Essays, Biographical, Critical, and Historical: Illustrative of the Rambler, Adventurer, & Idler, and of the Various Periodical Papers Which, in Imitation of the Writings of Steele and Addison, Have Been Published Between the Close of the Eighth Volume of the Spectator, and the Commencement of the Year 1809, Volume 1
J. Seeley, 1809 - 499 pages
What people are saying - Write a review
We haven't found any reviews in the usual places.
Other editions - View all
Common terms and phrases
admirable affection appeared attempt beauty Boswell character close collection commenced complete composition considerable considered continued contributed correct critical dated death diction Dictionary edition elegant English equal essays excellence existence expression frequently genius give given History honour hope human humour idea imagination interesting John Johnson kind knowledge labour language learning less letter light likewise literary literature Lives London Lord manner March means merit Milton mind moral nature never object observes obtained occasion occasionally opinion original passage passion perhaps period persons poem poetry poets political possess powers Preface present printed probably production published Rambler reader reason received remarks says selection Shakspeare soon Spectator spirit style taste Tatler thing thought tion translation universal volume whole wish writer written
Page 331 - Having carried on my work thus far with so little obligation to any favourer of learning, I shall not be disappointed though I should conclude it, if less be possible, with less ; for I have been long wakened from that dream of hope, in which I once boasted myself with so much exultation, " My Lord, " Your Lordship's most humble " Most obedient servant,
Page 134 - For love, which scarce collective man can fill; For patience, sovereign o'er transmuted ill; For faith, that, panting for a happier seat. Counts death kind Nature's signal of retreat.
Page 398 - Sir, they are a race of convicts, and ought to be thankful for any thing we allow them short of hanging.
Page 301 - tis too horrible ! The weariest and most loathed worldly life, That age, ache, penury, and imprisonment Can lay on nature, is a paradise To what we fear of death.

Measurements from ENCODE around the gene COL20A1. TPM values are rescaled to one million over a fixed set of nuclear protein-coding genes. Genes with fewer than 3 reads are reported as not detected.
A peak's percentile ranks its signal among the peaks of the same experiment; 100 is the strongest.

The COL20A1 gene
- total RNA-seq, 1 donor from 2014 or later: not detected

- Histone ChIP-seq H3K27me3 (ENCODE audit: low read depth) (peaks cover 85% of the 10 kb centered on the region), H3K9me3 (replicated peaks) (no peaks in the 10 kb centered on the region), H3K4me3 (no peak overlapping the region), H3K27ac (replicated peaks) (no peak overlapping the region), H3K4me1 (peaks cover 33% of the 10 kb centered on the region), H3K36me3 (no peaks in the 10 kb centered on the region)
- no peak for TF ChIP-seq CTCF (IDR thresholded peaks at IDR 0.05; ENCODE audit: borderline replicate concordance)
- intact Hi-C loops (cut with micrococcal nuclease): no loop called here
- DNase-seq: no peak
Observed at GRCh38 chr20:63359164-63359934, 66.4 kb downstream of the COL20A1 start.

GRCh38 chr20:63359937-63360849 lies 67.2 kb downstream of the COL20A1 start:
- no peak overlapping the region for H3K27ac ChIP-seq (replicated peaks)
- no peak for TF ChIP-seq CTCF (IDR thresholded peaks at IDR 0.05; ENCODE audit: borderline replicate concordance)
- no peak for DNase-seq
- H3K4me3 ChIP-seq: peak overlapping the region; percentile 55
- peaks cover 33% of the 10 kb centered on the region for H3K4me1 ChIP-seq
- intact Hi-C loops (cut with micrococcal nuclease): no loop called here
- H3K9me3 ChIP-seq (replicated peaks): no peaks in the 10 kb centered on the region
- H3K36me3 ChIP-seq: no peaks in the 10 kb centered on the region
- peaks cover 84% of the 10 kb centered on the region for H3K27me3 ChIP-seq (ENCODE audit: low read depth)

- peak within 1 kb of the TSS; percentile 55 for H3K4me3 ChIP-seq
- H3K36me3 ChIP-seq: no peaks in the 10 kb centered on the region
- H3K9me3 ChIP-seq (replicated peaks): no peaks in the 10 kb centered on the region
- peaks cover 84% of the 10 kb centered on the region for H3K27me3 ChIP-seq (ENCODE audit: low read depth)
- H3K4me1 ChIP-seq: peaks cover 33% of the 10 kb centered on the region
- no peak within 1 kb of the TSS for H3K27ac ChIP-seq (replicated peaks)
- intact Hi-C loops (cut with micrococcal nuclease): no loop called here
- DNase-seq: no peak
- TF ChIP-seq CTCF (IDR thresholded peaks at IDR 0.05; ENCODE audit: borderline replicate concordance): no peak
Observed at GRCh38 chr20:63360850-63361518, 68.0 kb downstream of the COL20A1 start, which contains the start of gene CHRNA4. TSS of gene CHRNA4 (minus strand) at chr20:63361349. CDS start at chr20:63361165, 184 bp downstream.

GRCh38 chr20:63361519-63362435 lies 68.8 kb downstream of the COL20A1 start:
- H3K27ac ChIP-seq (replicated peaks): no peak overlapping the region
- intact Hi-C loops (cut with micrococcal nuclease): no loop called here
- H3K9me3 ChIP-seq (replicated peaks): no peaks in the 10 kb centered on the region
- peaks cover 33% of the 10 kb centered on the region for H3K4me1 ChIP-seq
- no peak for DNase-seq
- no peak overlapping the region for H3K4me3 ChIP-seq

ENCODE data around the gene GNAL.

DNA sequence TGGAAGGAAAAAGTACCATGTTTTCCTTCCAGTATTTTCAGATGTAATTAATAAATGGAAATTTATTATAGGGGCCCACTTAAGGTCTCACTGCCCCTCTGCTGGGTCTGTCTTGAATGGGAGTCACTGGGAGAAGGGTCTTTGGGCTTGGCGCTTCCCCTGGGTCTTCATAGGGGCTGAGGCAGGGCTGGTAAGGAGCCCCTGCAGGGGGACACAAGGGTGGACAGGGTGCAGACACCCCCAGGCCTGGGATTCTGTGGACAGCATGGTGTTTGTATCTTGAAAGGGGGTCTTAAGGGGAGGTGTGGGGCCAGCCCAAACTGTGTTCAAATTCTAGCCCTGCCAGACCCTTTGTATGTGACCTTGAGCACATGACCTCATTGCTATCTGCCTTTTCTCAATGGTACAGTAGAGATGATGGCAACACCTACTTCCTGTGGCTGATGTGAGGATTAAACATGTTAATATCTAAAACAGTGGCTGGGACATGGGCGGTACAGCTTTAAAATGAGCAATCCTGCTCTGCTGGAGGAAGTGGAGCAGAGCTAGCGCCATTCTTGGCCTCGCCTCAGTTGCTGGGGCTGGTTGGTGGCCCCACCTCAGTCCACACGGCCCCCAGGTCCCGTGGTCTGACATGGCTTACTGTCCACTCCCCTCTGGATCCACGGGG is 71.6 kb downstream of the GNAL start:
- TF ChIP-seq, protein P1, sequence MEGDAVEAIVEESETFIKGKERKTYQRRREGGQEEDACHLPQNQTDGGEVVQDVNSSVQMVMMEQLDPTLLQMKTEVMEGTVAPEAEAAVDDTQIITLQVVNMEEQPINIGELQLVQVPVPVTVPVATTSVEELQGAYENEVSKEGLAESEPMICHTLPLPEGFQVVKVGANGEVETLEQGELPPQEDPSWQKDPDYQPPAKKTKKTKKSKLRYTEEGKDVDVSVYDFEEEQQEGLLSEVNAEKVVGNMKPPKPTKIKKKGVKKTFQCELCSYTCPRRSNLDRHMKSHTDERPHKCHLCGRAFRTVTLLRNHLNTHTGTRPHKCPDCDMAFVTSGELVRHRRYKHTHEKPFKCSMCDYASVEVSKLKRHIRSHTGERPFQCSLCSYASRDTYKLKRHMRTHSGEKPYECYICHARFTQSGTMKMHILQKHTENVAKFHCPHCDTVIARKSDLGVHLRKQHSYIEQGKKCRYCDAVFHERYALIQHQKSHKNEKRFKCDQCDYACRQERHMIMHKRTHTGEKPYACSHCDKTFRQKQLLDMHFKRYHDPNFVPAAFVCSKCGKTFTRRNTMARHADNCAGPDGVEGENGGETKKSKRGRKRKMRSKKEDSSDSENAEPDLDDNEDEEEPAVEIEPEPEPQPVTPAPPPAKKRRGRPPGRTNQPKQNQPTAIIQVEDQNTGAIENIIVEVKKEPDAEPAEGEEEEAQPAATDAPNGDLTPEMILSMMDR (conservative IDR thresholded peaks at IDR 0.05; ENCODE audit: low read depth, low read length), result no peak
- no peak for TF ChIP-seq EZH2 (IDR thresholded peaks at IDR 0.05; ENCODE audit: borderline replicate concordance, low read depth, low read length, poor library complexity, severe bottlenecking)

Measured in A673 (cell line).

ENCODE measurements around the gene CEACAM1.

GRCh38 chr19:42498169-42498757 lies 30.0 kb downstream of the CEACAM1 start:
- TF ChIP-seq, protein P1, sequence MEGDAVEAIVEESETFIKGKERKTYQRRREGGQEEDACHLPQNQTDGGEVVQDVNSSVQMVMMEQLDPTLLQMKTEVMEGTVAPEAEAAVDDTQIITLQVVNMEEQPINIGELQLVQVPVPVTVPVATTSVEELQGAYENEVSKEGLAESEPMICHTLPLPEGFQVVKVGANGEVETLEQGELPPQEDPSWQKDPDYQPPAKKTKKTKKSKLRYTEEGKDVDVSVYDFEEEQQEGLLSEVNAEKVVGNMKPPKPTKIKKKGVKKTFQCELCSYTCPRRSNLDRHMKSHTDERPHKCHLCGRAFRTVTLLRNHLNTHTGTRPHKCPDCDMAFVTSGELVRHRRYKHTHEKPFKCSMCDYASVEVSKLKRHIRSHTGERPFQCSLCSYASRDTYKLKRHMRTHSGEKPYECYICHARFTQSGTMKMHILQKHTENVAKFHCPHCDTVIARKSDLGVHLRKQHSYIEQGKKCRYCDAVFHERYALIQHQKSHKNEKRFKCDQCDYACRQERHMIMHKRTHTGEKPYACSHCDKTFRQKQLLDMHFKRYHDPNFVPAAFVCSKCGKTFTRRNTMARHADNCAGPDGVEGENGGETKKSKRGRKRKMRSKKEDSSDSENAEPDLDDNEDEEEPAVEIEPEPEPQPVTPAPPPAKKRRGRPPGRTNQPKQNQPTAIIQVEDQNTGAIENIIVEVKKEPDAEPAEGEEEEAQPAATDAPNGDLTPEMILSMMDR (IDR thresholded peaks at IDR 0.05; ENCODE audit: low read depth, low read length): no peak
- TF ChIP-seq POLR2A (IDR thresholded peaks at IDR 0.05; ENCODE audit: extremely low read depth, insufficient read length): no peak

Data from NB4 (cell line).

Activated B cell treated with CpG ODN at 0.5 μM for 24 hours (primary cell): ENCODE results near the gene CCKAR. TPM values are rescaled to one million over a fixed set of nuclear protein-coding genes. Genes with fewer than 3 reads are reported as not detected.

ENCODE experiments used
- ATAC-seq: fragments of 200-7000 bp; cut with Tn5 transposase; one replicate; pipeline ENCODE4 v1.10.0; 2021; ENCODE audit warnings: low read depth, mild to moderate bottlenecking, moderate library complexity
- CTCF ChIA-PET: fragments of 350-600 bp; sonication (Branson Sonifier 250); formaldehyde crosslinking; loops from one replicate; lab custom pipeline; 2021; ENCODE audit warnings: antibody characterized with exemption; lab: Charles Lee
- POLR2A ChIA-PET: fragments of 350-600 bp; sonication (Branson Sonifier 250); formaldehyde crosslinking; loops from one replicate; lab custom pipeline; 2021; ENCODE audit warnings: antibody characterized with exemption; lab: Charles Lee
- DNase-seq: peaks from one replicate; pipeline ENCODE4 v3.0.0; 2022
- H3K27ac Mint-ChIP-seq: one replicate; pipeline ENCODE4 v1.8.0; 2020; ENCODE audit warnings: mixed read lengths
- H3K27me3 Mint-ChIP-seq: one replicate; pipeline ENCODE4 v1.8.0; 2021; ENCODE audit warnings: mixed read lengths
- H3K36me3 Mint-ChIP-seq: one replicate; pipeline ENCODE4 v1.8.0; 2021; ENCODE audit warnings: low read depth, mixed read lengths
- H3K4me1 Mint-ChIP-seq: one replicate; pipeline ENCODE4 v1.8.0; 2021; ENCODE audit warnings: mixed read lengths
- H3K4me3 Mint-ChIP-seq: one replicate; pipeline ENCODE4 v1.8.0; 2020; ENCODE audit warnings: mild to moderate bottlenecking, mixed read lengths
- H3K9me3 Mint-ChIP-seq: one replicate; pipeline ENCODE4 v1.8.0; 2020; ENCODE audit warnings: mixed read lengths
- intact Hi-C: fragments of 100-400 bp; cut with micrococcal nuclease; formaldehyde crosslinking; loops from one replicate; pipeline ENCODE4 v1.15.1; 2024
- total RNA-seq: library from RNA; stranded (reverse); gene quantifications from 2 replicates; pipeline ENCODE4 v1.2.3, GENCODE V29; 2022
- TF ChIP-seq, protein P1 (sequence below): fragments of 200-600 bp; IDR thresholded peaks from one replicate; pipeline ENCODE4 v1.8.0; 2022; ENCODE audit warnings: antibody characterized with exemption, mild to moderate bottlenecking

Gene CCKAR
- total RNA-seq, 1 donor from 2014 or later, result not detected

Page 367 - DISORDERS of intellect,' answered Imlac, ' happen much more often than superficial observers will easily believe. Perhaps, if we speak with rigorous exactness, no human mind is in its right state. There is no man whose imagination does not sometimes predominate over his reason, who can regulate his attention wholly by his will, and whose ideas will come and go at his command.
Page 332 - This man (said he) I thought had been a Lord among wits; but, I find, he is only a wit among Lords.
Page 301 - Ay, but to die, and go we know not where ; To lie in cold obstruction, and to rot ; This sensible warm motion to become A kneaded clod...
Page 193 - Almighty GOD, the giver of all good things, without whose help all labour is ineffectual, and without whose grace all wisdom is folly : grant, I beseech Thee, that in this undertaking thy Holy Spirit may not be withheld from me, but that I may promote thy glory, and the salvation of myself and others : grant this, O Lord, for the sake of thy son, JESUS CHRIST. Amen.
Page 330 - I am a solitary, and cannot impart it; till I am known, and do not want it. I hope it is no very cynical asperity not to confess obligations where no benefit has been received, or to...
Page 248 - I have laboured to refine our language to grammatical purity, and to clear it from colloquial barbarisms, licentious idioms, and irregular combinations. Something, perhaps, I have added to the elegance of its construction, and something to the harmony of its cadence.